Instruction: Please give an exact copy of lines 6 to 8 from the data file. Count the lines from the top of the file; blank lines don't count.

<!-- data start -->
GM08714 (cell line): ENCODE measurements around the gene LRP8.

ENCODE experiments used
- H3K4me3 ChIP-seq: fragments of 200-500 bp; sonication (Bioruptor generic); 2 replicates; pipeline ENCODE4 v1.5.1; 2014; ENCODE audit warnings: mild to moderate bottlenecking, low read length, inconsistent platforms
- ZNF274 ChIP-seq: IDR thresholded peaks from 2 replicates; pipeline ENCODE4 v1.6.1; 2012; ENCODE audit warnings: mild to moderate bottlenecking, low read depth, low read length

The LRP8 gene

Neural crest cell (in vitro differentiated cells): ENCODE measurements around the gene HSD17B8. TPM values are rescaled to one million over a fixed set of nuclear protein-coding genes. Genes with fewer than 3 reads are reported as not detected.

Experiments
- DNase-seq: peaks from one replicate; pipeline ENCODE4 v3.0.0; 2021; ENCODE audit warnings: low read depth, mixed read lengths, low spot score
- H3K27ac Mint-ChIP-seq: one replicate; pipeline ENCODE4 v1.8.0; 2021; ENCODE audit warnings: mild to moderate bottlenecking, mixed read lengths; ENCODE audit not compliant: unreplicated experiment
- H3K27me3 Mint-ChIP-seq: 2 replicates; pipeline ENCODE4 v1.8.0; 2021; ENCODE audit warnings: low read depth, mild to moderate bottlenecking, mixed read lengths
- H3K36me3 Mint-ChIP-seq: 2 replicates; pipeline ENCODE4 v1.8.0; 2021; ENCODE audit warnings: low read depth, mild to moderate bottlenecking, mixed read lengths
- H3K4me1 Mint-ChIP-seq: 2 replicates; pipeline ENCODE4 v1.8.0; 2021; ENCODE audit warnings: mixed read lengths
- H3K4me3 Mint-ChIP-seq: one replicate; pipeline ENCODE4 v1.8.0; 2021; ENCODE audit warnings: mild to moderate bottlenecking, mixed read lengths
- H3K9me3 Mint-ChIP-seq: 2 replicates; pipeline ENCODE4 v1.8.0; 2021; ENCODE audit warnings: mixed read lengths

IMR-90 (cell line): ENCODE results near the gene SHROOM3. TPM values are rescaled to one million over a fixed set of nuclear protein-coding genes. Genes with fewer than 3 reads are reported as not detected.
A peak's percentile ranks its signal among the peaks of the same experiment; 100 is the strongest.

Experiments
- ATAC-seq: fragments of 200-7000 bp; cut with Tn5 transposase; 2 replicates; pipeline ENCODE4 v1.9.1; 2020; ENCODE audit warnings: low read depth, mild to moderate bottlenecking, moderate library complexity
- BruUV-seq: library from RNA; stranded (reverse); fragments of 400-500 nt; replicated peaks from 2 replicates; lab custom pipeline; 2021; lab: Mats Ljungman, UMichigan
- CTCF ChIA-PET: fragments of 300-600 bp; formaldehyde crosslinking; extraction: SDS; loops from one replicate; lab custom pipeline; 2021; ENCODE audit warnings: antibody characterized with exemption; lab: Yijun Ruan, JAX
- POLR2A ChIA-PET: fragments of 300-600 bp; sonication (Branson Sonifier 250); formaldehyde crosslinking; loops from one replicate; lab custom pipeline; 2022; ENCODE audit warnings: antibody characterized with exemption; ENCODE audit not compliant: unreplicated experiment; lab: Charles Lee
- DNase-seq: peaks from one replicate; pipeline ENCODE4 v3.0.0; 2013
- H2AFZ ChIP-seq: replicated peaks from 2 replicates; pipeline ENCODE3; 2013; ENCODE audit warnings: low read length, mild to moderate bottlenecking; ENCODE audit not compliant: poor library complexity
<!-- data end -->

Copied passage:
Neural crest cell (in vitro differentiated cells): ENCODE measurements around the gene HSD17B8. TPM values are rescaled to one million over a fixed set of nuclear protein-coding genes. Genes with fewer than 3 reads are reported as not detected.

Experiments
- DNase-seq: peaks from one replicate; pipeline ENCODE4 v3.0.0; 2021; ENCODE audit warnings: low read depth, mixed read lengths, low spot score